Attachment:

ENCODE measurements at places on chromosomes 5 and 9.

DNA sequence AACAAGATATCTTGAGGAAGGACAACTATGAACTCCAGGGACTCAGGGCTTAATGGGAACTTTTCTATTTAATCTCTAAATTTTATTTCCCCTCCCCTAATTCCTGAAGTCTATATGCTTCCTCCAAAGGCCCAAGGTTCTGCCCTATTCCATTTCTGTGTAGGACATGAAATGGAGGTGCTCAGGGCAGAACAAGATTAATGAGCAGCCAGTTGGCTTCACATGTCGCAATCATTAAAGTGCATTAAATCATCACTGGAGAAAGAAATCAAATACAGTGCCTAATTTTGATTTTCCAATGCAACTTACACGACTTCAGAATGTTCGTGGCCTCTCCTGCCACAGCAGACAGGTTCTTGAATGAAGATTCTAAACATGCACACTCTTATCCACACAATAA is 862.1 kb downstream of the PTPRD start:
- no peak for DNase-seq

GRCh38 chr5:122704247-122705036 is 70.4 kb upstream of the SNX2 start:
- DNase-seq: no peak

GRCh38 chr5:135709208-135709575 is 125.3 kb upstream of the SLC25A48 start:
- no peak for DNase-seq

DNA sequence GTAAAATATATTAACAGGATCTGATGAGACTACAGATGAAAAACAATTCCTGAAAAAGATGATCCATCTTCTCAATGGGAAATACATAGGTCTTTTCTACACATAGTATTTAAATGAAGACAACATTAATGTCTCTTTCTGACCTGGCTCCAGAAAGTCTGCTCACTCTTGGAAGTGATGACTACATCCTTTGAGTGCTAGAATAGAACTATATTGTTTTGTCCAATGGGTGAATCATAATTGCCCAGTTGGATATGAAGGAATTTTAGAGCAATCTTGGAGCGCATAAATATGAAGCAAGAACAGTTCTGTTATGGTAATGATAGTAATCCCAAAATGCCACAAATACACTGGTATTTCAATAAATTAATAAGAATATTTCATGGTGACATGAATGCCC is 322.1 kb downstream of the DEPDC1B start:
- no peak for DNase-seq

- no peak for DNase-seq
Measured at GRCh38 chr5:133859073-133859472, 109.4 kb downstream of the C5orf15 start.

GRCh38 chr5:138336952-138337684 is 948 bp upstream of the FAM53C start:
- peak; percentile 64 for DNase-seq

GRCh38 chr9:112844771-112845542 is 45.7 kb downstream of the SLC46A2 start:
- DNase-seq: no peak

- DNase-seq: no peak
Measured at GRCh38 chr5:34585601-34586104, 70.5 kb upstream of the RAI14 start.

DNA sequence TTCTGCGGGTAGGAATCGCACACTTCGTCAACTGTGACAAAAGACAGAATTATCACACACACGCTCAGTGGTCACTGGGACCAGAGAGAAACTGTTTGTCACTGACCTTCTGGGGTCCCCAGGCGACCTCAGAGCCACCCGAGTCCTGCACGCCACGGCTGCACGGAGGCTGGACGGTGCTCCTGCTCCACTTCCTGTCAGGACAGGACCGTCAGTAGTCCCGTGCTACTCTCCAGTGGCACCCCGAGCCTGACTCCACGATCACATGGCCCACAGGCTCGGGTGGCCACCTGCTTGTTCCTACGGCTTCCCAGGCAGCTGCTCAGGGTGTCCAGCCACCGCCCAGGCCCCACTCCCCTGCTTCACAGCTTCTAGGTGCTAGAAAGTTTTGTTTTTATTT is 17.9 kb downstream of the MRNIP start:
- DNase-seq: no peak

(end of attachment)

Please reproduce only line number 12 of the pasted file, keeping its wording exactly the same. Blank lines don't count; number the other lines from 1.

GRCh38 chr5:138336952-138337684 is 948 bp upstream of the FAM53C start: